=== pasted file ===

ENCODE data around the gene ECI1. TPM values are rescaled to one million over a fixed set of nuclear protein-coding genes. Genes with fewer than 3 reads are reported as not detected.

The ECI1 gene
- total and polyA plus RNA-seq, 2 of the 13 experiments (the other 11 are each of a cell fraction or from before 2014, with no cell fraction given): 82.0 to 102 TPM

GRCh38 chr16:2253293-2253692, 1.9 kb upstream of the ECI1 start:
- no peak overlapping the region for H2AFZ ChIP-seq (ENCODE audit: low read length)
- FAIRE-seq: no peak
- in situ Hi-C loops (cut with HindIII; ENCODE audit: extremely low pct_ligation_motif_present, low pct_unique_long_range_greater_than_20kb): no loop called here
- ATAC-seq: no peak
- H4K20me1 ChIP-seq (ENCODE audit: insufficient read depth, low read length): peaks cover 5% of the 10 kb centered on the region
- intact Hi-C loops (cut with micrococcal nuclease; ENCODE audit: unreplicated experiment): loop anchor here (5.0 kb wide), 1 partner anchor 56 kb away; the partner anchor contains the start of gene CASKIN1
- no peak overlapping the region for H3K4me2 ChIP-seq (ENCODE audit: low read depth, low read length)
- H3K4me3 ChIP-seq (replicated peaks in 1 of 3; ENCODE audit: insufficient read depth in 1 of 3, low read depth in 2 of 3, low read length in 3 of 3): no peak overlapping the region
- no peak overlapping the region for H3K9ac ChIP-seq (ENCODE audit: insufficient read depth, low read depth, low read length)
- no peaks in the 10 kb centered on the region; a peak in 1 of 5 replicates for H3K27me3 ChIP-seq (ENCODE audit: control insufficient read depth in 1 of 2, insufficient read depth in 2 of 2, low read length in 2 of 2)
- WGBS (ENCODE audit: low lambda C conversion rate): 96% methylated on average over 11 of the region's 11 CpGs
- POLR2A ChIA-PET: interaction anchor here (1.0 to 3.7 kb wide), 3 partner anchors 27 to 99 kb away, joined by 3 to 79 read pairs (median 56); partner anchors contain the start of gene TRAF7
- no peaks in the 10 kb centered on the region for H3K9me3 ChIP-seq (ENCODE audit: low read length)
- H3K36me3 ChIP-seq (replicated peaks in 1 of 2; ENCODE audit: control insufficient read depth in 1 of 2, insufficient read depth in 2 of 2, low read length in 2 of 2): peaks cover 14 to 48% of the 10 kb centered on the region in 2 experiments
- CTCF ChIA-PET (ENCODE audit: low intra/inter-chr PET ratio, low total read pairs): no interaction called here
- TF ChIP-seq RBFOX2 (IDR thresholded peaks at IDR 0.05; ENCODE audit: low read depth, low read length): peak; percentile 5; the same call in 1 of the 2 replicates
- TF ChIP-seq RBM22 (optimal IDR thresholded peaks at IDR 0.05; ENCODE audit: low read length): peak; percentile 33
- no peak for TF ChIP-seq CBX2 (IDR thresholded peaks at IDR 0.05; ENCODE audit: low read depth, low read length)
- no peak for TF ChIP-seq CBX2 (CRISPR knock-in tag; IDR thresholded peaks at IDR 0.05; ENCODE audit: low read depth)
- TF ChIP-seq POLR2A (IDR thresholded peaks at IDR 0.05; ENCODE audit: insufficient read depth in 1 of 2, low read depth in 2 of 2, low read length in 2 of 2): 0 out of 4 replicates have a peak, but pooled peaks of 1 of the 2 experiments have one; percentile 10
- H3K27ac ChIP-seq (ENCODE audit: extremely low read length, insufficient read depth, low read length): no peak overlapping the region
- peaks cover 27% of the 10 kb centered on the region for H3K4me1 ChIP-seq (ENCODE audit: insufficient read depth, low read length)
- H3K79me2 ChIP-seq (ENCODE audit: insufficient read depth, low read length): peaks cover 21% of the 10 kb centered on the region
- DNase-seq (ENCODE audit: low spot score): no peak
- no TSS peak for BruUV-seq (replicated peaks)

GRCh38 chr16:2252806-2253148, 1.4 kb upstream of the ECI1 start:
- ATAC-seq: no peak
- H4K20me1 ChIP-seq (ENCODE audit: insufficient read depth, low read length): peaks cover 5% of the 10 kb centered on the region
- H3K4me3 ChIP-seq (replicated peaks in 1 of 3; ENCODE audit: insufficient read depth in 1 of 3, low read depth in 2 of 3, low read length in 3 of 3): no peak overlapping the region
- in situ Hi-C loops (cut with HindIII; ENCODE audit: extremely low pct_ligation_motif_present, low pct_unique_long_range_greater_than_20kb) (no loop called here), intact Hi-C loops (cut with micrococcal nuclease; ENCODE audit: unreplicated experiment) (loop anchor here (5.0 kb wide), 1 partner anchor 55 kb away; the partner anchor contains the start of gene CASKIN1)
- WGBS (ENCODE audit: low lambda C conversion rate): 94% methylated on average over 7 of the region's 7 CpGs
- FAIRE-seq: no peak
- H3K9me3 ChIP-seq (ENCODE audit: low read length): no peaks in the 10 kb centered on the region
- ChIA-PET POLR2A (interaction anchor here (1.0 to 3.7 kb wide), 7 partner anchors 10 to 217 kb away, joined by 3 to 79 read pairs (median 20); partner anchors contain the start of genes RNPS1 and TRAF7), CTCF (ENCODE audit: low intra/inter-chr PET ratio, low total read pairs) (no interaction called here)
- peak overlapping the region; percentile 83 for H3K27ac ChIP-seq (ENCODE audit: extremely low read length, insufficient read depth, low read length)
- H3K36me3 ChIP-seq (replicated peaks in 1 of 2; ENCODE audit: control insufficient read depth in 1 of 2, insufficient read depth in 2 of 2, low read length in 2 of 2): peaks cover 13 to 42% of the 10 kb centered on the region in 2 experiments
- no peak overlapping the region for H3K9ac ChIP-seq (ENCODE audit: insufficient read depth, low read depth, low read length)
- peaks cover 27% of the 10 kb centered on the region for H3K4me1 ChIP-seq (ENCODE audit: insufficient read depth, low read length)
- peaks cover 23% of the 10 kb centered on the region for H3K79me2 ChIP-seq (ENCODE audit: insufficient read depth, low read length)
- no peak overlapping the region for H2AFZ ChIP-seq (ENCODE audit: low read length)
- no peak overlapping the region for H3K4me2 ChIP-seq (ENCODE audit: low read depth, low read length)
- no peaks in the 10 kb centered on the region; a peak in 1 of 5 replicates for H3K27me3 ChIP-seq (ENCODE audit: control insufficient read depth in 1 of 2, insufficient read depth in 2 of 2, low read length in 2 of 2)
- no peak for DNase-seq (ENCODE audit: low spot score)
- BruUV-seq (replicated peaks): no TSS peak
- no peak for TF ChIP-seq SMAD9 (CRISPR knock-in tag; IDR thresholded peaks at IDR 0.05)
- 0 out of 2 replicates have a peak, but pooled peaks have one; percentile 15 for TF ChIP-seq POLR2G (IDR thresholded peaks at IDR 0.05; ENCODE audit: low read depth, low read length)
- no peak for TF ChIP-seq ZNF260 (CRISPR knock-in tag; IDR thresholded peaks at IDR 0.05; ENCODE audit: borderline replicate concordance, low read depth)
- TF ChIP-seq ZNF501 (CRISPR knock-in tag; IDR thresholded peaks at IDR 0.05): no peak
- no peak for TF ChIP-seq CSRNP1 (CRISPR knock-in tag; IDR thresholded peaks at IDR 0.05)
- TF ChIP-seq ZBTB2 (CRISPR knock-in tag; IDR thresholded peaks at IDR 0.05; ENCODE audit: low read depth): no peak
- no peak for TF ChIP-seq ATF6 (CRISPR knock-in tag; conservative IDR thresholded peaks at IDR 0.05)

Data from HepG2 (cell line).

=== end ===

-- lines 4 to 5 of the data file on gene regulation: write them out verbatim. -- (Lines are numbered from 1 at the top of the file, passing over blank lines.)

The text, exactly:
GRCh38 chr16:2253293-2253692, 1.9 kb upstream of the ECI1 start:
- no peak overlapping the region for H2AFZ ChIP-seq (ENCODE audit: low read length)